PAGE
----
The Playlist

Five Directors Who Could Replace Kenneth Branagh On 'Thor 2'

  • By Oliver Lyttelton
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  • June 30, 2011 11:52 AM
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  • 7 Comments
So, Marvel are done with Kenneth Branagh, or possibly Kenneth Branagh is done with Marvel: if you missed it earlier, "Thor 2" has been officially announced for a July 26, 2013 release date, with star Chris Hemsworth returning (which people seem to think is news: like all the superhero leads, the Australian actor signed an expansive multi-film contract that makes him Marvel's bitch for the next decade or so), but Branagh not sitting in the director's chair, although he may stay on a producing role of some kind.

The Essentials: 5 Tom Hanks Performances

  • By The Playlist Staff
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  • June 30, 2011 5:53 AM
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  • 15 Comments
For comedians aspiring to be dramatic actors, there is no better model than Tom Hanks. A two-time Academy Award winner and five-time nominee, this unflashy, modern-day Jimmy Stewart or Henry Fonda has also shown every struggling actor on earth that if you persevere you can actually make people forget you started out as a comedian and then simply a romantic comedy lead (remember the dreaded "You've Got Mail" and "Sleepless in Seattle" years). Hell, if you endure long enough you can even wipe out the memory of TV movies like "Mazes and Monsters" and sitcoms like "Bosom Buddies" (where's that other dude now?).The first man to win back-to-back Best Actor Oscars since Spencer Tracy, he embodies a kind of fundamental decency like few others, but to stereotype him in that way does the star a disservice: like Stewart and Fonda, some of his most engaging performances come when he subverts that persona.

The Films Of Michael Bay: A Retrospective

  • By The Playlist Staff
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  • June 29, 2011 5:44 AM
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  • 19 Comments
Michael Bay,  Pain and Gain
Fuck Michael Bay. Michael Bay rules.

Five Louis Malle Films You Should Know

  • By Rodrigo Perez
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  • June 29, 2011 3:45 AM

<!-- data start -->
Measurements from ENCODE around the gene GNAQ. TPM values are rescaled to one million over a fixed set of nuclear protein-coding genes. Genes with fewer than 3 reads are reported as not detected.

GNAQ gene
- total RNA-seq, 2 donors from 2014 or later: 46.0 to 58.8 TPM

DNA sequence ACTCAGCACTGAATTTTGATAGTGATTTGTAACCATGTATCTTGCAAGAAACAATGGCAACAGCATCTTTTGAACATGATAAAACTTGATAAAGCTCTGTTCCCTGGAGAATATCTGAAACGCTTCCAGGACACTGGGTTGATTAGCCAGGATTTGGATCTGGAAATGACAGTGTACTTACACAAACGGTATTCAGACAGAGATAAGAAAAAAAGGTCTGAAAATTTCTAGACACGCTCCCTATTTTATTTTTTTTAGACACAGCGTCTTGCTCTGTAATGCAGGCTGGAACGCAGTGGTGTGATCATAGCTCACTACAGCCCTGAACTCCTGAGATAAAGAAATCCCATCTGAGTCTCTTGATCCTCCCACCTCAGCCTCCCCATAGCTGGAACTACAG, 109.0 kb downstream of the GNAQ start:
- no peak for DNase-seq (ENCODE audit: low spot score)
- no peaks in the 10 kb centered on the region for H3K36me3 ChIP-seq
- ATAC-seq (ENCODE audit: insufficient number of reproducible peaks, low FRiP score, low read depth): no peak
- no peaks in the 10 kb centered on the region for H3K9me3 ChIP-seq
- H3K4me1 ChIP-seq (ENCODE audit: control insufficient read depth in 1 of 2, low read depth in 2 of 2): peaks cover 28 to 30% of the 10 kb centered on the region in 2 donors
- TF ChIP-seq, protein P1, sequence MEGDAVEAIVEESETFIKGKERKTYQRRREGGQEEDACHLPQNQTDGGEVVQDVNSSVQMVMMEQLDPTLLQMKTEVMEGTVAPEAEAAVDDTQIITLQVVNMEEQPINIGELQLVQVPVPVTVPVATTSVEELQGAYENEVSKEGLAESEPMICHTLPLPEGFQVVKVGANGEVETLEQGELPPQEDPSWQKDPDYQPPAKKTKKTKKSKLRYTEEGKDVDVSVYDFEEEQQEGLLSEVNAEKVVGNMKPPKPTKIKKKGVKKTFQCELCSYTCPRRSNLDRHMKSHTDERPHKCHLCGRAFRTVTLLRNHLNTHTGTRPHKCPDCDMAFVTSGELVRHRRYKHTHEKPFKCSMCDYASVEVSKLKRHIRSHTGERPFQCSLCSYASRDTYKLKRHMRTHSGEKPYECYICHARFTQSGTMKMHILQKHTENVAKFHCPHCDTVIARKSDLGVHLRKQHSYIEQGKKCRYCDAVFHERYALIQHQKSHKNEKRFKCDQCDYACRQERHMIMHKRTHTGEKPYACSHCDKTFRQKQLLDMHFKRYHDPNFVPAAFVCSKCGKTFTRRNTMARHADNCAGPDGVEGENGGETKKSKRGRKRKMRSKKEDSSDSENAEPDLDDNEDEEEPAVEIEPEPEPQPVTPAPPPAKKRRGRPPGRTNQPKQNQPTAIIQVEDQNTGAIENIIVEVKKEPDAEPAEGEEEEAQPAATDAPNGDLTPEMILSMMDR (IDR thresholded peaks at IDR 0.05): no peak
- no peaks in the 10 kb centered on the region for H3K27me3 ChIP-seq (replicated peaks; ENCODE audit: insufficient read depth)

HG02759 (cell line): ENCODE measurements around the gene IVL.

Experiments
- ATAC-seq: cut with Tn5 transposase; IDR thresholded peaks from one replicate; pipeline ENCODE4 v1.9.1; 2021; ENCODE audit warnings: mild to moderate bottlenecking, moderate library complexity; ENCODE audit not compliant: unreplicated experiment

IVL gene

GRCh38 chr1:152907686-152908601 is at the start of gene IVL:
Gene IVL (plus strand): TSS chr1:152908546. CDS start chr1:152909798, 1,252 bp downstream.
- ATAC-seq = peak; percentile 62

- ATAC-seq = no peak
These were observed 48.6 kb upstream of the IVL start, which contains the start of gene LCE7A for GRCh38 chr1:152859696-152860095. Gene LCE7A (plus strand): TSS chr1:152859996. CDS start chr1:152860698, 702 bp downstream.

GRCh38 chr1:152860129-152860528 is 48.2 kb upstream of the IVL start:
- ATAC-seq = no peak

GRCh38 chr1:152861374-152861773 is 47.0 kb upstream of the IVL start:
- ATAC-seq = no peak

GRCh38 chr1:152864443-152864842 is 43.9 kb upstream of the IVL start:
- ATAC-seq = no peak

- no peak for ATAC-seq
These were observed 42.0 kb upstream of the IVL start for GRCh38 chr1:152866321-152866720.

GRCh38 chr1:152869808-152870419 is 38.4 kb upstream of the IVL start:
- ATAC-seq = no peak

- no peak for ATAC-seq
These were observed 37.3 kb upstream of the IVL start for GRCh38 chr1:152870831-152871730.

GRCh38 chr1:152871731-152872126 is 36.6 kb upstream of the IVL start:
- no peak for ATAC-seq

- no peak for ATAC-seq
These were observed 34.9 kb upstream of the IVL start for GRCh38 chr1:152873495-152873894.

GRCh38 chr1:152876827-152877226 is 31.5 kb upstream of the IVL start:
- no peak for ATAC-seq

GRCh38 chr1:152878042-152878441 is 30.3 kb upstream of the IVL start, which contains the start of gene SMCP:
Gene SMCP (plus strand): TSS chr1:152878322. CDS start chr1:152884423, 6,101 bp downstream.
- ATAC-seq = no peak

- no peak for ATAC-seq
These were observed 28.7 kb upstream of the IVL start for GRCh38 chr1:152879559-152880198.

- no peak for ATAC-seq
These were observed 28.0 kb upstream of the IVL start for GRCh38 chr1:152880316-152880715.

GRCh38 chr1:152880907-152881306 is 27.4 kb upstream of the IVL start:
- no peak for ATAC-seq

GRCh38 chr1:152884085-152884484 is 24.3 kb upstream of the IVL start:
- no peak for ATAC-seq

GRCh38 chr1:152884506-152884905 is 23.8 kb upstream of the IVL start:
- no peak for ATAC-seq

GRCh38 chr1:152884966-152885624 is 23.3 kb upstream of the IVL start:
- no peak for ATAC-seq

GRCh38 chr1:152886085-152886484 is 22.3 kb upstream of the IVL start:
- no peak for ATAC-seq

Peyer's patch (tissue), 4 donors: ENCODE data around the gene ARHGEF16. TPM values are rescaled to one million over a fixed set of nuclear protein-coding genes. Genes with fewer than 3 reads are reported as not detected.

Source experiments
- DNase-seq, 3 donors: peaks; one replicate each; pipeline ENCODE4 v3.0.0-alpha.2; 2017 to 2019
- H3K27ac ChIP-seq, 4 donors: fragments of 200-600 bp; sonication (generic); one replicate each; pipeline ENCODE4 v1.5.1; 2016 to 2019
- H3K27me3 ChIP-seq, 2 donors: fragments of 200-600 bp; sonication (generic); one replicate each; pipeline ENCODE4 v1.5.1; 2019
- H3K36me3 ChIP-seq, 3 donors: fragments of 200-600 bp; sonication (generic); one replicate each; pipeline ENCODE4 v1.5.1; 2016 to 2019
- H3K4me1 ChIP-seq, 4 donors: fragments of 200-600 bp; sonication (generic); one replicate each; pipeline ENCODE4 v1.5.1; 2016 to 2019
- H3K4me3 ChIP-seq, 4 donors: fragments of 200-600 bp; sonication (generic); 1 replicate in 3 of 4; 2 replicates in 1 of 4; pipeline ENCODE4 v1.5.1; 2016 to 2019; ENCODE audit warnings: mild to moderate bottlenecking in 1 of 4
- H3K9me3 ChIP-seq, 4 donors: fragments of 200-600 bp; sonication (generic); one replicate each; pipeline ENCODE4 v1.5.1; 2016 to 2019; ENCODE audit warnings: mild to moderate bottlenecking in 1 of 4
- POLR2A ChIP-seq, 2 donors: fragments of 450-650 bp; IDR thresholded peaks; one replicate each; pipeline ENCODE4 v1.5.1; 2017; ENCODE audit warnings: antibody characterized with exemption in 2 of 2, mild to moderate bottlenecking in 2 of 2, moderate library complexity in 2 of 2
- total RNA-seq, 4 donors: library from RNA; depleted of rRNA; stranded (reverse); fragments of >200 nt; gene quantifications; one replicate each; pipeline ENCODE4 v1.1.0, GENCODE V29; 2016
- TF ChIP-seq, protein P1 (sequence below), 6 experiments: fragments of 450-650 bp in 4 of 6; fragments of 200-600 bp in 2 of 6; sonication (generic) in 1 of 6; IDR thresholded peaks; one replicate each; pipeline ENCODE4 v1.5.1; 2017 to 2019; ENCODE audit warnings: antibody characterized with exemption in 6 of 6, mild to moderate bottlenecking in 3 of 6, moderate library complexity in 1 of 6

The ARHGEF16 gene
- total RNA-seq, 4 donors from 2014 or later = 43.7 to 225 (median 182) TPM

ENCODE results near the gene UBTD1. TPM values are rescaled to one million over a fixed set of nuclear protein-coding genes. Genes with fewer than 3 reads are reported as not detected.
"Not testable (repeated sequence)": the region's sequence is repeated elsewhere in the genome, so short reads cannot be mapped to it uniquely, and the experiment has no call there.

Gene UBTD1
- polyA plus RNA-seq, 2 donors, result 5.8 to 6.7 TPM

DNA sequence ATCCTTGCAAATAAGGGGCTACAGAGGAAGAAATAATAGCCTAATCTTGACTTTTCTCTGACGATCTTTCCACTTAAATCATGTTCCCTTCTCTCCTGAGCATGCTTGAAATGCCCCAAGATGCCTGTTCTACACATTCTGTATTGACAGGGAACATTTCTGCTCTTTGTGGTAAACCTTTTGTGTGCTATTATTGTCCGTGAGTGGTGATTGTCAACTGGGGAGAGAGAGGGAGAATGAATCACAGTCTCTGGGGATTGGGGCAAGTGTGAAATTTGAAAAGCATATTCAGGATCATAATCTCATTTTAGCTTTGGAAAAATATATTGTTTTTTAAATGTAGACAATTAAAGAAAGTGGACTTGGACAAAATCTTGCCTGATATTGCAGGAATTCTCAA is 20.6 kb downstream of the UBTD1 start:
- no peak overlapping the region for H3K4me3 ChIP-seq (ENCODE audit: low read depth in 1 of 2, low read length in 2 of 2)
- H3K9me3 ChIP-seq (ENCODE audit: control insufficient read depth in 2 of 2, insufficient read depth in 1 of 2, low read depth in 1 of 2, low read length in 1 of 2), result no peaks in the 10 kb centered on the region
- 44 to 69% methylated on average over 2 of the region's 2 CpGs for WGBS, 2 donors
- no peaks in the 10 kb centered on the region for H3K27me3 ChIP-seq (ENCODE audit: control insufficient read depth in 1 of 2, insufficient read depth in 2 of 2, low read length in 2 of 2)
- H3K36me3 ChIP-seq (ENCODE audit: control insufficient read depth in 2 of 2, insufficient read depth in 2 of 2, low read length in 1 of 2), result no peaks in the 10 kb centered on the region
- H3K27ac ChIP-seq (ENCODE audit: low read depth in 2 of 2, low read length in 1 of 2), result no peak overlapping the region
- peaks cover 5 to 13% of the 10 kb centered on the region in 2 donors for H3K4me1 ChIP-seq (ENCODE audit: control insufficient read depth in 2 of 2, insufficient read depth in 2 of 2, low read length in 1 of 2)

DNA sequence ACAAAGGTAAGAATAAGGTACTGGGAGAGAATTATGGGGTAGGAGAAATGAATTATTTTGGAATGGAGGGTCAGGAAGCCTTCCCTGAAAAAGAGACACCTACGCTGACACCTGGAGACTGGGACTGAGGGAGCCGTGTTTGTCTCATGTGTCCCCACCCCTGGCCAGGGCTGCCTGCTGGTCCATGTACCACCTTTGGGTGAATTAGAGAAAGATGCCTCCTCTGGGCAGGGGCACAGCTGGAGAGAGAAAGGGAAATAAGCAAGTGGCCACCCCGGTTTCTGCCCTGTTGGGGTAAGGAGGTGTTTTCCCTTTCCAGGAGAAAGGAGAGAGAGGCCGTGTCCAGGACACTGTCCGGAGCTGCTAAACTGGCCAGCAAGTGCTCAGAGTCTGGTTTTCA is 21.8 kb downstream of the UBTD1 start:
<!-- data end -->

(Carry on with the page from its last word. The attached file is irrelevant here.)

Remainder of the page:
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  • 4 Comments
Driven by a fierce intellectual curiosity that would find the filmmaker hungrily roving from subject to subject, both in the narrative sense and the journalistic one (he shot around ten documentaries in his career), French filmmaker Louis Malle was a cinematic explorer who turned over various and many stones.

Warner Bros Moving Forward With 'Carter Beats The Devil,' Wants Johnny Depp To Star

  • By Oliver Lyttelton
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  • June 29, 2011 3:03 AM
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  • 4 Comments
Plus 5 Directors Who Could End Up With The GigGlen David Gold's 2002 novel "Carter Beats The Devil" is something close to a masterpiece: following a famous stage magician, Charles Carter, who becomes embroiled in a conspiracy after the death of President Warren G. Harding, it's a hugely exciting, terrifically-plotted, beautifully-written book, full of thrills and tragic romance, and as such, people have been unsurprisingly been trying to bring it to the screens

The Essentials: The Films Of Nicolas Roeg

  • By The Playlist Staff
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  • June 23, 2011 4:06 AM
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  • 11 Comments
Nicolas Roeg
You might say it’s a good month to be a fan of British cult filmmaker Nicolas Roeg. Just last week the Criterion Collection released the director’s 1985 oddball picture, “Insignificance,” and this week, his landmark science-fiction film “The Man Who Fell to Earth” starring David Bowie is being given a limited U.S. theatrical re-release to mark its 35th anniversary.